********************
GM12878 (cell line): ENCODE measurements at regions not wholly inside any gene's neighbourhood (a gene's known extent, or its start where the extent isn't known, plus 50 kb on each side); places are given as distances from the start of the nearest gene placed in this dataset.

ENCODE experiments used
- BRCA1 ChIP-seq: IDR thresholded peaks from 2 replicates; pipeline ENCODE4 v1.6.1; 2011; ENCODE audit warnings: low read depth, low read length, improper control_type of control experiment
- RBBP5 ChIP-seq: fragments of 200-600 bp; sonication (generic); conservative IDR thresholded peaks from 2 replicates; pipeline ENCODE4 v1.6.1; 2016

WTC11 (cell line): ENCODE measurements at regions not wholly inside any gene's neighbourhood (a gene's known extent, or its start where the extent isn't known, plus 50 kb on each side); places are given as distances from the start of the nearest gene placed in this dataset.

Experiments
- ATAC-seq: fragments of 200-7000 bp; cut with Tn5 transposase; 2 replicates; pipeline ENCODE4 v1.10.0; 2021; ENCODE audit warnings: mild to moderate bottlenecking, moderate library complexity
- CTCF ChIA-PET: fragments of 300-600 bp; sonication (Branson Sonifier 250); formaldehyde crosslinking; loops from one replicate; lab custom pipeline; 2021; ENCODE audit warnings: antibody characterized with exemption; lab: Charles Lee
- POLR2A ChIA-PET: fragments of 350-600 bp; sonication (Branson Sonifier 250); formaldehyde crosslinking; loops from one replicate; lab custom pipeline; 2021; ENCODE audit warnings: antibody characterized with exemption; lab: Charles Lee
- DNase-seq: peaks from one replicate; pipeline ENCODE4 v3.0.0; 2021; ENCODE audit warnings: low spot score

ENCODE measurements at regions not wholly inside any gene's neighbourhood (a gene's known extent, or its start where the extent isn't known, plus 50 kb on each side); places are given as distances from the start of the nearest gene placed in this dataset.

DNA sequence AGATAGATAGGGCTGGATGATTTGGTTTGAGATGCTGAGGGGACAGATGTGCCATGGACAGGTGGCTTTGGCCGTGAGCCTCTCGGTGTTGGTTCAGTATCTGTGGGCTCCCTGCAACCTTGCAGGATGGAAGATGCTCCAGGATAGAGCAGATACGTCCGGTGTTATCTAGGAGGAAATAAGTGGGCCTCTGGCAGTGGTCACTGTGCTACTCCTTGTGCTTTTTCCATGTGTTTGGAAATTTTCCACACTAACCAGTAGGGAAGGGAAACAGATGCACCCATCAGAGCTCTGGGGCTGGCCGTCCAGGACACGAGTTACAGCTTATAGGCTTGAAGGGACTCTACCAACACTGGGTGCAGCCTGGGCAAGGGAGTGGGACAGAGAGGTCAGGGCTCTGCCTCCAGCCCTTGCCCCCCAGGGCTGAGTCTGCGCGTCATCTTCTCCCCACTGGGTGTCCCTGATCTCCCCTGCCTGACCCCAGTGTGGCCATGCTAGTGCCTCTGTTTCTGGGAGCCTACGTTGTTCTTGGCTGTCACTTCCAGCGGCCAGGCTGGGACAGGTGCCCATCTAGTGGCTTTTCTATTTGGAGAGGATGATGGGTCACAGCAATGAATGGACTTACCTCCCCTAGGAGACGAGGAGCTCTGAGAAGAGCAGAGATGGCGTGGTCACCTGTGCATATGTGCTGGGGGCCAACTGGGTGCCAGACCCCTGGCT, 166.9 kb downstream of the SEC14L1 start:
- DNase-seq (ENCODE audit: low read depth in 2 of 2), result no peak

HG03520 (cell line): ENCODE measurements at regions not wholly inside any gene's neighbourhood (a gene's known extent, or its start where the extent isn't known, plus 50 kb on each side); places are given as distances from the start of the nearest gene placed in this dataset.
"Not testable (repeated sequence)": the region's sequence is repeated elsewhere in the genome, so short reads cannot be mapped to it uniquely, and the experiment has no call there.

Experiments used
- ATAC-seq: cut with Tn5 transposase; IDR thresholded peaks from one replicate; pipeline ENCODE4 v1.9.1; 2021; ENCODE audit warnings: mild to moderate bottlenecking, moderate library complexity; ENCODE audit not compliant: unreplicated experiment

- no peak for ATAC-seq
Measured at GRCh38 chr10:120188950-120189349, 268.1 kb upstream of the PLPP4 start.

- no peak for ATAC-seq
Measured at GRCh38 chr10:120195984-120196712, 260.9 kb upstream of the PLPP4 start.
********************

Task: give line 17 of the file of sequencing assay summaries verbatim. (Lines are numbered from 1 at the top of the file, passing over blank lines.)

- ATAC-seq: cut with Tn5 transposase; IDR thresholded peaks from one replicate; pipeline ENCODE4 v1.9.1; 2021; ENCODE audit warnings: mild to moderate bottlenecking, moderate library complexity; ENCODE audit not compliant: unreplicated experiment